The first two missions, slated for 2020 and 2021, will be unmanned resupply missions to the International Space Station with the vehicles landing autonomously. Future versions of the Dream Chaser are expected to be able carry crews of up to seven to and from low-Earth orbit.

Read more at: Decatur Daily

Space Settlers will Face Many Challenges. Will the Worst be a Lack of Diversity?

DW: You have written one of the most comprehensive, accessible, and it has to be said *sober* guides to space travel in the 21st century. In places it makes the idea of space travel seem quite off-putting. So let’s set out your stall: how do you feel about space travel? Are you for or against commercial space travel?

Neil F. Comins: The short answer is that I am in favor of space travel, with the caveat that people need to know what they are getting into. Yes, it can be a lot of fun, I’m told, by my astronaut friends. But there are hazards and they can be long-term. If you go into space and get a dose of radiation, you may be able to come back and have that radiation not affect you in the long-term. However, it might. I have known people who have had problems with bone-loss as a result of time in space, and recovering from that can be a real problem.

So I do believe that space is the next frontier, and we can start now – evaluating the good and the bad of going into space, and coming to a reasonable decision. Space tourists, but also colonists, will have serious challenges, because our bodies are not built for any of the domains in space where we could head. But given time and engineering, scientific understanding, and possibly evolution, I expect we will be able to live off-Earth.

Read more at:

Surviving Parts of Deorbited Russian Cargo Craft Plunge into Pacific

The unmanned craft undocked from the International Space Station late on Thursday after a five-month stay and put the brakes on to drop out of orbit. Most of it burned up in the atmosphere.

The Progress arrived at the space station on February 24. It departed carrying trash and other items no longer needed by the Expedition 52 crew. The next Russian Progress resupply ship is scheduled for launch in mid-October.

Read more at: Sputnik News

Elon Musk Seems to have Ditched Red Dragon Lander Plan for Mars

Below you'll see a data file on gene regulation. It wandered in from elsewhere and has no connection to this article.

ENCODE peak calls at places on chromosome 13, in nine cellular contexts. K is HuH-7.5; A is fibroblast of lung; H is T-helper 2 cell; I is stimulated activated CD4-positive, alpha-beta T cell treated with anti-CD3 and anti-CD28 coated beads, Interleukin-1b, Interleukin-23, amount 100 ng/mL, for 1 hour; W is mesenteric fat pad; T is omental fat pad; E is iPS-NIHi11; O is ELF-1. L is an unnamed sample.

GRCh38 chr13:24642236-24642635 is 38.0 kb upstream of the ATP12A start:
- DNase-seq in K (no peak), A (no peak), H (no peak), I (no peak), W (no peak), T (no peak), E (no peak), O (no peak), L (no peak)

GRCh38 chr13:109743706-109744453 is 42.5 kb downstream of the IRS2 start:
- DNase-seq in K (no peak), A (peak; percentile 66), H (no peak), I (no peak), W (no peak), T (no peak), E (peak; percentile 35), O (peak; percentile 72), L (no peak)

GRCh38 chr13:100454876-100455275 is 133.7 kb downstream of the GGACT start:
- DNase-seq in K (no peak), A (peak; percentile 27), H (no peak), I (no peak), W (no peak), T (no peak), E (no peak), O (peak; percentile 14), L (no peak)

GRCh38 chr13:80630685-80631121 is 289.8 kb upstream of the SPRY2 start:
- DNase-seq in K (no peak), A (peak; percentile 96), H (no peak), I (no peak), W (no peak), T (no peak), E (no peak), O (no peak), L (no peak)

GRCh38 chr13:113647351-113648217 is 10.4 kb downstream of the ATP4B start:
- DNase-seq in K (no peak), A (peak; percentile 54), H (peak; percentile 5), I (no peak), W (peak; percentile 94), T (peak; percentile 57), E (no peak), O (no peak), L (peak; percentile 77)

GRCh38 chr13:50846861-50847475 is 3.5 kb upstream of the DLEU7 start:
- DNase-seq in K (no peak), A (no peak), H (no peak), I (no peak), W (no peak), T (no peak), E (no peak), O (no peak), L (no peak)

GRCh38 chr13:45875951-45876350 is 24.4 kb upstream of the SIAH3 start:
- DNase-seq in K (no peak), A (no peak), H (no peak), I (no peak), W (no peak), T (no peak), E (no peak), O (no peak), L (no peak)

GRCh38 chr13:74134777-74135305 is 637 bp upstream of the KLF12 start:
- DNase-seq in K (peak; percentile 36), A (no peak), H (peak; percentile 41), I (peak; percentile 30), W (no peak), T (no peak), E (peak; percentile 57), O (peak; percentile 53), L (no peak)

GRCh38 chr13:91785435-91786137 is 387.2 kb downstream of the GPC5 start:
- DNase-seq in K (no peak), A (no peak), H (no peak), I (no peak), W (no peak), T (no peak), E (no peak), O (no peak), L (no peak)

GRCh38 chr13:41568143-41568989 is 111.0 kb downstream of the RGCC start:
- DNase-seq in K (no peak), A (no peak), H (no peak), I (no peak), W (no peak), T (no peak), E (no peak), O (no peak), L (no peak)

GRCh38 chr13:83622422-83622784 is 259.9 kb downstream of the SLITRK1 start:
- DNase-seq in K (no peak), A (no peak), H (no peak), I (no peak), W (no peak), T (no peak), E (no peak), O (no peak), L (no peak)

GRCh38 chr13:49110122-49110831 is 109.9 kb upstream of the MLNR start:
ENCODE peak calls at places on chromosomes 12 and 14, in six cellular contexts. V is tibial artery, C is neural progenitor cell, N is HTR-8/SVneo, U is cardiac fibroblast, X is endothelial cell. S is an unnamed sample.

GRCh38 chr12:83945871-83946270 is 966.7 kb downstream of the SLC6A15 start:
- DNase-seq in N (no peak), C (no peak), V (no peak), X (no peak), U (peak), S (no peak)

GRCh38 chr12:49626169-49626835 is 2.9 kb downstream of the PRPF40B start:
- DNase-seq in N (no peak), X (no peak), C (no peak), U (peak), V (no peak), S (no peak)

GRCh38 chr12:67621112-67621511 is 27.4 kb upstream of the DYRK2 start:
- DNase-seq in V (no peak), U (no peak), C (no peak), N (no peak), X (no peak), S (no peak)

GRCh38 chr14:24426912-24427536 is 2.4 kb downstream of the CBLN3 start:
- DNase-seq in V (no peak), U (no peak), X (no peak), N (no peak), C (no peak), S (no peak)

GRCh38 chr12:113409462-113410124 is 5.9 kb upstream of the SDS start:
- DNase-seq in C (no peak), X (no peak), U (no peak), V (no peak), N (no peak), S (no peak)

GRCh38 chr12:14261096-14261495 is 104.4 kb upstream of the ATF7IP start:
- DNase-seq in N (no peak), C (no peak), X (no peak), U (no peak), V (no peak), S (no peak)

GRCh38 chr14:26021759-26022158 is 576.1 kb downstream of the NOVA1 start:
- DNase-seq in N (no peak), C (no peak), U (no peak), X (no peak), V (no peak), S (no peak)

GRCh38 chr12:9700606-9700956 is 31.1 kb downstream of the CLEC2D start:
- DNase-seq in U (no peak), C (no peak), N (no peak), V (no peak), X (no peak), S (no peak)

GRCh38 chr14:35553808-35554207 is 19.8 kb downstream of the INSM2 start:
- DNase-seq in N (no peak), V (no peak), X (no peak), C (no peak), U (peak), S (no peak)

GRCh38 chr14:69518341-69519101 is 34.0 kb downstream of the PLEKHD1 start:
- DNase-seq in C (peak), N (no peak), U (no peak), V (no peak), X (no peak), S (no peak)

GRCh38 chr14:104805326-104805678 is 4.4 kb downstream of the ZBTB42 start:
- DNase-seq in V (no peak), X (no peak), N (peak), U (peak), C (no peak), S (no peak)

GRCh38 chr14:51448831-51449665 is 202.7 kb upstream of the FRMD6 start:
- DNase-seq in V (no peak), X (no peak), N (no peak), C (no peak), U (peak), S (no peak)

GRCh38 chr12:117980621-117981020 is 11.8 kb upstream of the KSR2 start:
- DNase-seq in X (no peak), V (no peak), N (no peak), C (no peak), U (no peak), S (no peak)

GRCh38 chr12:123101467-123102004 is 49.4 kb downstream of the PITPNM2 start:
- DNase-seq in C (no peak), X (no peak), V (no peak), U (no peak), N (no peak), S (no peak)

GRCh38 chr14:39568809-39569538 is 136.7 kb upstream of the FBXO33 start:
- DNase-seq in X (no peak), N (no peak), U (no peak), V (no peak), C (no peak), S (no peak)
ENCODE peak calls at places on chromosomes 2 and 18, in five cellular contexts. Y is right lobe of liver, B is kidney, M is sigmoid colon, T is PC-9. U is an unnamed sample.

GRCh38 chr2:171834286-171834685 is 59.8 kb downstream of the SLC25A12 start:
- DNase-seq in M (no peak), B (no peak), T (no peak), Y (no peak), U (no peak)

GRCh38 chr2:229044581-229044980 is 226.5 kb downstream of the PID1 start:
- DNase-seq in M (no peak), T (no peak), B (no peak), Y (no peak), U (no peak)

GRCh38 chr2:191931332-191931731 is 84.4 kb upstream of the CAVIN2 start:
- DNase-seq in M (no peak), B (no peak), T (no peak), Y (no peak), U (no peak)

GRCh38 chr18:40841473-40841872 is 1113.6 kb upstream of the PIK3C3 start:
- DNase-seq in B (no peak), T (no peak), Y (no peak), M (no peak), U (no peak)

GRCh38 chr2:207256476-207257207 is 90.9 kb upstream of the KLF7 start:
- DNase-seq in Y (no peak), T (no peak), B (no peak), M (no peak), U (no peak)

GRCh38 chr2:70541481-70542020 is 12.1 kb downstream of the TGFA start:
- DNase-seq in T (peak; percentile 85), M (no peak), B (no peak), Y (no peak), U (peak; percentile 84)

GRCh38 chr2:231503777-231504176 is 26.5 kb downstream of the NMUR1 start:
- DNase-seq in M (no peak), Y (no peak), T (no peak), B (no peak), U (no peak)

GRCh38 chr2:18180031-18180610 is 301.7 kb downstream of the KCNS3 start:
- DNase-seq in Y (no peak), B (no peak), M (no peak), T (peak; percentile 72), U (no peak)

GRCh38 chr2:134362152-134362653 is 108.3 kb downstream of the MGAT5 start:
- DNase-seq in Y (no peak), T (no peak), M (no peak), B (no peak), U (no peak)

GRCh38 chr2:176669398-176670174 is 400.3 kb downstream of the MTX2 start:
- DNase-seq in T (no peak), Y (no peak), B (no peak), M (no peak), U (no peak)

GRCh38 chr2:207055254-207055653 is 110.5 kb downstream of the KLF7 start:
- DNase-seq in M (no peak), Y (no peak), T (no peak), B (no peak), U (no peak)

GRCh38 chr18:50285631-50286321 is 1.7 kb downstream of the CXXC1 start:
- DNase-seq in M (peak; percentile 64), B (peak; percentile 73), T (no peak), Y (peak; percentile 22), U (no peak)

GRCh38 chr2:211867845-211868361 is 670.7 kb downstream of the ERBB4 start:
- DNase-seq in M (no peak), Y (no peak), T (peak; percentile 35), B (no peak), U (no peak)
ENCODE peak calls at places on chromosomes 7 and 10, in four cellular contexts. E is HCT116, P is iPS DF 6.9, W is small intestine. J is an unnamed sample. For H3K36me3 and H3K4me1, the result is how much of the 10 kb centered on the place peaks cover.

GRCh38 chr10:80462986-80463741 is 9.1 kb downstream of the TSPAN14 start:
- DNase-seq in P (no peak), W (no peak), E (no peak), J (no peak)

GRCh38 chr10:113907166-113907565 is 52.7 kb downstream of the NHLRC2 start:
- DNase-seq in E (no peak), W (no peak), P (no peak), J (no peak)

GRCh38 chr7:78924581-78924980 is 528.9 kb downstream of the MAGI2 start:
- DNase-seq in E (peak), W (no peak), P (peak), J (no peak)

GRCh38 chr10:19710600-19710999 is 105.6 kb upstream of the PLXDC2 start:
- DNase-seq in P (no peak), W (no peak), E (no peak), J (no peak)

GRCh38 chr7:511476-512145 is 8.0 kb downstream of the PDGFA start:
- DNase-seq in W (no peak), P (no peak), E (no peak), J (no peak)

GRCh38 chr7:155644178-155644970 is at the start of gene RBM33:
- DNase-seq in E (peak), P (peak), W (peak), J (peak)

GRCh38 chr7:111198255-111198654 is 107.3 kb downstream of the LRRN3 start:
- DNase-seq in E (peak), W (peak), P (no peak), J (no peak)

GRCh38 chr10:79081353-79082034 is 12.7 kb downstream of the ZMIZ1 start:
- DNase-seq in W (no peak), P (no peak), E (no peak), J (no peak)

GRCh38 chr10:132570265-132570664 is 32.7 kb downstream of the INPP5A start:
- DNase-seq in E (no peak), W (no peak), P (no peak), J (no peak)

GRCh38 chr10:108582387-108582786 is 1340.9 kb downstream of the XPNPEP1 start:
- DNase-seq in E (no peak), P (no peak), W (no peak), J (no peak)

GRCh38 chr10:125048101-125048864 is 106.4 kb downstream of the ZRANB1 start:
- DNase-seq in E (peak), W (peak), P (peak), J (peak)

SpaceX may have just slain the Red Dragon. On 19 July, Elon Musk announced that his company would be redesigning its Mars landing plans and moving away from the previous Red Dragon lander.

Last year, SpaceX announced plans to go to Mars in 2018 using an upgraded, uncrewed Dragon spacecraft, a version of which is already used to deliver cargo to the International Space Station. In February, that plan was delayed to 2020. Now, it seems the Dragon won’t be going to Mars at all.

“There was a time that I thought the Dragon approach to landing on Mars, where you’ve got a base heat shield and side-mounted thrusters, would be the right way to land on Mars,” Musk said at the International Space Station Research and Development Conference in Washington, D.C.

Read more at: New Scientist

DLR to Fly Experiments on Blue Origin’s New Shepard

The German Aerospace Center, Germany’s space agency, will fly two experiments on a suborbital flight by Blue Origin’s New Shepard vehicle later this year as part of an effort to diversify its microgravity research efforts.

Thomas Driebe, head of the physical and material sciences program at the center, known by the German acronym DLR, said in a presentation July 18 at the International Space Station Research and Development Conference here that the center planned to fly the physical sciences experiments under a commercial deal with Blue Origin.

“This is another opportunity for German scientists,” he said in a brief discussion about the mission, scheduled for the second half of this year, during his presentation.

Read more at: Space News

Cleanup Time: Russia Launches Satellite to Remove Space Junk from Orbit